• Barcelona shuts down 49 cannabis clubs

    The Local (Spain)
    Thursday, August 14, 2014

    solo-sociosAuthorities accused the clubs selling cannabis illegally and attempting to lure tourists to their premises. The Catalan federation of cannabis associations, CatFAC, appealed for dialogue between the authorities and the clubs. "We are aware that the administration does its job well and ensures the common good but this situation would be easier if, before it acts, it set clear rules for all cannabis associations," it said in a statement.

  • Colombian President Santos backs medical marijuana use

    BBC News
    Thursday, August 14, 2014

    Colombian President Juan Manuel Santos has said he supports the legalisation of marijuana for medical use. He said the measure - which is due to be voted on by Colombian lawmakers - would be a "compassionate response" to pain experienced by people with terminal illnesses. "We look favourably on the initiative on the medical and therapeutic use of marijuana," Santos told a drugs forum in the Colombian capital, Bogota. "It's a way to stop criminals from acting as intermediaries between the patient and a substance that is going to ease their suffering."

  • Drugs minister calls for legalising cannabis for medicinal use

    Norman Baker will say in a letter to Jeremy Hunt that cannabis would help relieve symptoms of a range of medical conditions
    The Guardian (UK)
    Wednesday, August 13, 2014

    norman-bakerLiberalised drug laws should be introduced to legalise the widespread use of cannabis to relieve symptoms of certain medical conditions, including the side effects of chemotherapy, the drugs minister Norman Baker will say. Amid concerns that "credible people" are having to break the law to secure the only substance that can help to relieve their condition, Baker is writing to the health secretary, Jeremy Hunt, to call for a review of the medicinal properties of cannabis.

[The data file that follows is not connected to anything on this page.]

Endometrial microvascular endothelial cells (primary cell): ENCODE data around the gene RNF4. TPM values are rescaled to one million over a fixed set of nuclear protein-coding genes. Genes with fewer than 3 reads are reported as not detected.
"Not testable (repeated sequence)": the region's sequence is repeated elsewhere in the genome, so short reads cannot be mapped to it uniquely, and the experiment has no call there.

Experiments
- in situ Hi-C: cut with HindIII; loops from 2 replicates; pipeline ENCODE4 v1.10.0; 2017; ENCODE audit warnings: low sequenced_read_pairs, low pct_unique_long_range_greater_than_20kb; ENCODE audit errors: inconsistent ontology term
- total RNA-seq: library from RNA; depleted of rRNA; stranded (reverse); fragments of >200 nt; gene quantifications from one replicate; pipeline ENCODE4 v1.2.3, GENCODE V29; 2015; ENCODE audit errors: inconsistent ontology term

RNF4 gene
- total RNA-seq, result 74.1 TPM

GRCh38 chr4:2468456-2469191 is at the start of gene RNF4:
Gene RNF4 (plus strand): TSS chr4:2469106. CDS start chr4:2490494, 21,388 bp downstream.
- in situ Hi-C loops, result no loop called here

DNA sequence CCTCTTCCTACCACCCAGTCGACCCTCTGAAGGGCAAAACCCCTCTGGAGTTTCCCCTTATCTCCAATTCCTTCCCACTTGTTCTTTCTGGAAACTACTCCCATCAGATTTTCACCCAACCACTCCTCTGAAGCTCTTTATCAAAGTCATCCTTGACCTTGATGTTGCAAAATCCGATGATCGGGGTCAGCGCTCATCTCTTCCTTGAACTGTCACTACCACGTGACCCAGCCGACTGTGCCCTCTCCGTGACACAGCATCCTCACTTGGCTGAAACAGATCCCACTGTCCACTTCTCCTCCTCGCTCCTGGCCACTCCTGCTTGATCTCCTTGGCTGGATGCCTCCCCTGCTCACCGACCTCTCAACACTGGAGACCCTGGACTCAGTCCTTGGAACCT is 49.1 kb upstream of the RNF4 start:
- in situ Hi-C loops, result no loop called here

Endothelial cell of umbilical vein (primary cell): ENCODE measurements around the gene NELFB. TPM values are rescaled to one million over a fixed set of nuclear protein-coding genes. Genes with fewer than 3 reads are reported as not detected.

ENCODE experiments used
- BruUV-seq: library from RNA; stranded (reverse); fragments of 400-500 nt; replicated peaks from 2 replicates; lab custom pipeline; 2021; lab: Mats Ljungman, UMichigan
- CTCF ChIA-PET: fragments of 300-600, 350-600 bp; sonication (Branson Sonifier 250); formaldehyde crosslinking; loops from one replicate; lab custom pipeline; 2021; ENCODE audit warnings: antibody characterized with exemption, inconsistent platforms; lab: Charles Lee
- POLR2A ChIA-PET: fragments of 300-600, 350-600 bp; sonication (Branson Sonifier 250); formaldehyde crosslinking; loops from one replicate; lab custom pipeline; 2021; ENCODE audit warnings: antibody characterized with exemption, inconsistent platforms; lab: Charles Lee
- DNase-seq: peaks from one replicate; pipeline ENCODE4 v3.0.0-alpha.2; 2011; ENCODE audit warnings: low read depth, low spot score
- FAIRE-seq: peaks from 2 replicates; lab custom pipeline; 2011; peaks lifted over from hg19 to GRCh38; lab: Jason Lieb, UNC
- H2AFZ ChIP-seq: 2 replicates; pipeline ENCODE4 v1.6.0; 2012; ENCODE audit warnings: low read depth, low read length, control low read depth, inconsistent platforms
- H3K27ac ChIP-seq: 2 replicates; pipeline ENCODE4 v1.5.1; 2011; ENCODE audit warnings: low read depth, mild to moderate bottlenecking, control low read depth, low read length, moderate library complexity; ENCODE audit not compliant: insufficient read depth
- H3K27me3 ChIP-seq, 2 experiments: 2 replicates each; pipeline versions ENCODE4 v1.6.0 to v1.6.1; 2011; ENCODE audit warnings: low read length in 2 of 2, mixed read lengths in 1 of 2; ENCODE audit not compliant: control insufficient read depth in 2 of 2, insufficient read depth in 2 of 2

• Marijuana crime: Are police turning 'a blind eye' to pot charges?

    'It's kind of the new vagrancy charge,' criminologist says
    CBC News (Canada)
    Tuesday, August 12, 2014

    canada-pot-flagIn Canada there appears to be "just a lack of enthusiasm on the part of police" to enforce possession laws. "There's a huge amount of discretion. It's kind of the new vagrancy charge, really," said Neil Boyd, professor and director of Simon Fraser University's school of criminology. A phone survey conducted by Ipsos Reid between Jan. 30 and Feb. 7, 2014, suggested that 70 per cent of 3,000 Canadians polled want to see pot possession either legalized or decriminalized.

  • Nonsense to arrest for a spliff

    Editorial
    The Gleaner (Jamaica)
    Monday, August 11, 2014

    The attorney general, Patrick Atkinson, must move with dispatch to determine, as the justice minister, Mark Golding, suggests, whether the police can proceed by issuing summonses to, rather than arresting, persons who are to be prosecuted for possession of small amounts of marijuana. The idea makes sense in the face of the Government's declared policy to decriminalise ganja use, but has added urgency following last week's death, apparently the result of a severe beating while in a Montego Bay police lock-up, of Mario Deane, who was arrested for a ganja cigarette. (See also: Ganja decision should not be based on votes)